Johnson plays the rotation extremely tight, five of his players average north of 35 minutes per game. Understandably, Minnesota isn’t looking to run much and also concentrates heavily on preventing transition for the opponent. The Gophers play solid all-around defense (KenPom rank 54), can switch quite a bit on the perimeter and play fairly aggressive in the backcourt. Even if the Gophers struggle to prevent post entries and leave Curry a bit on an island inside, they would rather extend on shooters than give up easy open looks from the outside. As of now, Minnesota the best three-point defense in the country (opponents only shoot 23.1 percent against the Gophers), but this number of course could be a bit misleading this early into the season.
The offense, as could be expected, is very basic with plenty of screens and monotone off the ball movement. Minnesota doesn’t really rack up many assists, often tries to find mismatches with its premier scorers and will end up in quite a few isolation plays. From the outside looking in, though, the Gophers don’t seem to be a selfish team, it’s just basically the way they have to play not knowing each other as well. It also helps in another area, as Minnesota rarely beats itself currently. The Gophers don’t turn the ball over much (only 9.7 per game) and don’t foul much either.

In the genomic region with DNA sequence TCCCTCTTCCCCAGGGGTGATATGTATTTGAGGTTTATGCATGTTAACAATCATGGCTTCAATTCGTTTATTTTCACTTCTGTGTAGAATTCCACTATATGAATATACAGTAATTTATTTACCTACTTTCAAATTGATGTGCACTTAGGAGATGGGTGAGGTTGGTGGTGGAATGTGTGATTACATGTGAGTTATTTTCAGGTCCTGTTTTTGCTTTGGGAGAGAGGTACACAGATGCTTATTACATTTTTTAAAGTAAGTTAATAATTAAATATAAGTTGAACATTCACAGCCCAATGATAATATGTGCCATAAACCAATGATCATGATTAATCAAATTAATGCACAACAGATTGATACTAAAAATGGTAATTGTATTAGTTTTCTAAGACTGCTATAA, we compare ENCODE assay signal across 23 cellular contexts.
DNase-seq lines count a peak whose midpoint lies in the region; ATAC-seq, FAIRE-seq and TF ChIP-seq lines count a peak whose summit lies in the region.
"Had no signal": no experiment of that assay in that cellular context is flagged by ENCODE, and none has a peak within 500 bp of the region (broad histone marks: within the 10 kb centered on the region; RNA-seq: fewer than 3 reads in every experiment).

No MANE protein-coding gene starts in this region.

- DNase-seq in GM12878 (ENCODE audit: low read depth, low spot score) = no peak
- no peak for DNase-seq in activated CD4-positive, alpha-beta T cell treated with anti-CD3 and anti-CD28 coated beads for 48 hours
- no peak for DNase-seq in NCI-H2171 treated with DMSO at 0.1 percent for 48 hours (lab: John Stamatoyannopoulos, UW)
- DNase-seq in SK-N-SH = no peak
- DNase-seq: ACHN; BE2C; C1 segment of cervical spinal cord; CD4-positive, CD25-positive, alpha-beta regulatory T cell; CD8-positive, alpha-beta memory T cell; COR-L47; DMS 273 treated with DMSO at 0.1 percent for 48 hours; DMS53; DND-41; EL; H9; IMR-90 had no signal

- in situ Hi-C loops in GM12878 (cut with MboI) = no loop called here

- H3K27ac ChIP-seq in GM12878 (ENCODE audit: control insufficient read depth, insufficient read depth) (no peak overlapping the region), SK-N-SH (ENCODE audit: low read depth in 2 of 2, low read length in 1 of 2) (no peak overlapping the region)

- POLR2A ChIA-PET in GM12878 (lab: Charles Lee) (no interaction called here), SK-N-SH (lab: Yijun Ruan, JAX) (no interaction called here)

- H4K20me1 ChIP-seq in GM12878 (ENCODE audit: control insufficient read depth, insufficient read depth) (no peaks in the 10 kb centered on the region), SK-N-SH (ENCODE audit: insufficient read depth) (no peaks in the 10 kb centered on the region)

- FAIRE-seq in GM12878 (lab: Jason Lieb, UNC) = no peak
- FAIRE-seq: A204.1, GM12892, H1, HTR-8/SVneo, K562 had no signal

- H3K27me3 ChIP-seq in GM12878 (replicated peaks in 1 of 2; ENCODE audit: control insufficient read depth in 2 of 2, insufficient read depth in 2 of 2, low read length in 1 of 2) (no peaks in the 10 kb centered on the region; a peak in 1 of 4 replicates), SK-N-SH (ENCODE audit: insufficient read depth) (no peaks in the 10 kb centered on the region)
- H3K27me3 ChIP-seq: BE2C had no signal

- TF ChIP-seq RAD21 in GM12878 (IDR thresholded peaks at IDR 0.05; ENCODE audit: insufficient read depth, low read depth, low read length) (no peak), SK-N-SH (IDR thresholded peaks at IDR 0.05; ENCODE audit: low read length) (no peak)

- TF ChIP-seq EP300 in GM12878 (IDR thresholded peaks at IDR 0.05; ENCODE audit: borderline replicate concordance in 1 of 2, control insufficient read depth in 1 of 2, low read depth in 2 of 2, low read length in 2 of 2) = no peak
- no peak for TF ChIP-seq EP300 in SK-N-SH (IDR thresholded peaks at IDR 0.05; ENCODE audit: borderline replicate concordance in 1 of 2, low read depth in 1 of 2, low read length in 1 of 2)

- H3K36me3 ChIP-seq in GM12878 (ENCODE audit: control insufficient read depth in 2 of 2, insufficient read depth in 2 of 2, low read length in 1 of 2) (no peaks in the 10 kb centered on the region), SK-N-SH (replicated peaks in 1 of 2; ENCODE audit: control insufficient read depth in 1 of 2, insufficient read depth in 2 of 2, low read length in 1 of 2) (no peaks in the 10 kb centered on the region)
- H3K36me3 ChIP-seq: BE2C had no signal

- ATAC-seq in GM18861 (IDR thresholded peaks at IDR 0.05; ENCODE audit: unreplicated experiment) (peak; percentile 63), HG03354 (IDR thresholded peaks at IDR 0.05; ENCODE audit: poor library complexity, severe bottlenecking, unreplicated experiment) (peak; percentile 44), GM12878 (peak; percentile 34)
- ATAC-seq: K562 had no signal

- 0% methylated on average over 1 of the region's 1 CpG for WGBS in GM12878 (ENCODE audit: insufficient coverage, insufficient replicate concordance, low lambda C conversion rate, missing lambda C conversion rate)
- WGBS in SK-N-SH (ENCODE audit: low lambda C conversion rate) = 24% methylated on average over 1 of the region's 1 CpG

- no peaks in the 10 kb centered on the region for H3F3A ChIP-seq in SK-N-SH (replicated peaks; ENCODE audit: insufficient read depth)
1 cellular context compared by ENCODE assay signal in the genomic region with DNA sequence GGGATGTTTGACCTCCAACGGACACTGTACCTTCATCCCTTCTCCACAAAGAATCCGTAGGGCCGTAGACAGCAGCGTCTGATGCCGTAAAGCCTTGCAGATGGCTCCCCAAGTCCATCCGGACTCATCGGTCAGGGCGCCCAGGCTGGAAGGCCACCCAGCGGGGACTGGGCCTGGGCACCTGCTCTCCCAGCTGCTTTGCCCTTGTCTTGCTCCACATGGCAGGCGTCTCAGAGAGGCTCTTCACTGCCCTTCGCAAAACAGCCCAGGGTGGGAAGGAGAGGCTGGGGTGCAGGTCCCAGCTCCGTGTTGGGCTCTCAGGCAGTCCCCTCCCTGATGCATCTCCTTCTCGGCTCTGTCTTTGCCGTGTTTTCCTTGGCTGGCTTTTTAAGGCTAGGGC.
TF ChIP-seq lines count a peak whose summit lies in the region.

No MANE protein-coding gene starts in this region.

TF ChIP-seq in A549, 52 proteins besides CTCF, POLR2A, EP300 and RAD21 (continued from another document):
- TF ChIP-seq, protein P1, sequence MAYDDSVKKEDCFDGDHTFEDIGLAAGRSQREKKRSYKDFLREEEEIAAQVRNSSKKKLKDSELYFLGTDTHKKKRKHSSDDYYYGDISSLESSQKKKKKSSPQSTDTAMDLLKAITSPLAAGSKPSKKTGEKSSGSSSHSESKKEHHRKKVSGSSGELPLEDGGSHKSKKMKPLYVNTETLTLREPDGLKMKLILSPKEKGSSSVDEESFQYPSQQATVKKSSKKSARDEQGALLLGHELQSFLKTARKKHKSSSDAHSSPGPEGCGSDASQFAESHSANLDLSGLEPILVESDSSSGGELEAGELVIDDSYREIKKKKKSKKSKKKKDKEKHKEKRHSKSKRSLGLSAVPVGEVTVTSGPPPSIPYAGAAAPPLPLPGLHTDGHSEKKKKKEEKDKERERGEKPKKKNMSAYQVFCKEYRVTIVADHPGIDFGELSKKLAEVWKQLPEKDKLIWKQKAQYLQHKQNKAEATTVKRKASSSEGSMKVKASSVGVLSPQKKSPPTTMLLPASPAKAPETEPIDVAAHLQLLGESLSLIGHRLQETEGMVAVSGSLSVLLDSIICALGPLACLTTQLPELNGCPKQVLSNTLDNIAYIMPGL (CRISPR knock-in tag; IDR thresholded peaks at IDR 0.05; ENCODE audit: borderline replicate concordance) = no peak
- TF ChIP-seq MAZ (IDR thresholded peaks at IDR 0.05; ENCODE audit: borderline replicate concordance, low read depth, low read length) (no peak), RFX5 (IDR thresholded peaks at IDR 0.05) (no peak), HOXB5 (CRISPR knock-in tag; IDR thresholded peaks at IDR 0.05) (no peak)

Even with the team’s 7-0 start, the Minnesota Golden Gophers have to be considered a program in transition. The early work by Ben Johnson and his team has looked solid and with an experienced, senior-laden squad, the Gophers surely can provide a surprise here and there during Big Ten play. A conference home opener is always a special occasion, especially for a lot of kids who will get their first taste of Big Ten basketball. So the Spartans better expect a confident team, even if it is a group that doesn’t possess close to the skill level, the size, the firepower or the physicality of Michigan State. Still, though, this Minnesota team appears to be at least somewhat better than it was predicted to be in the preseason.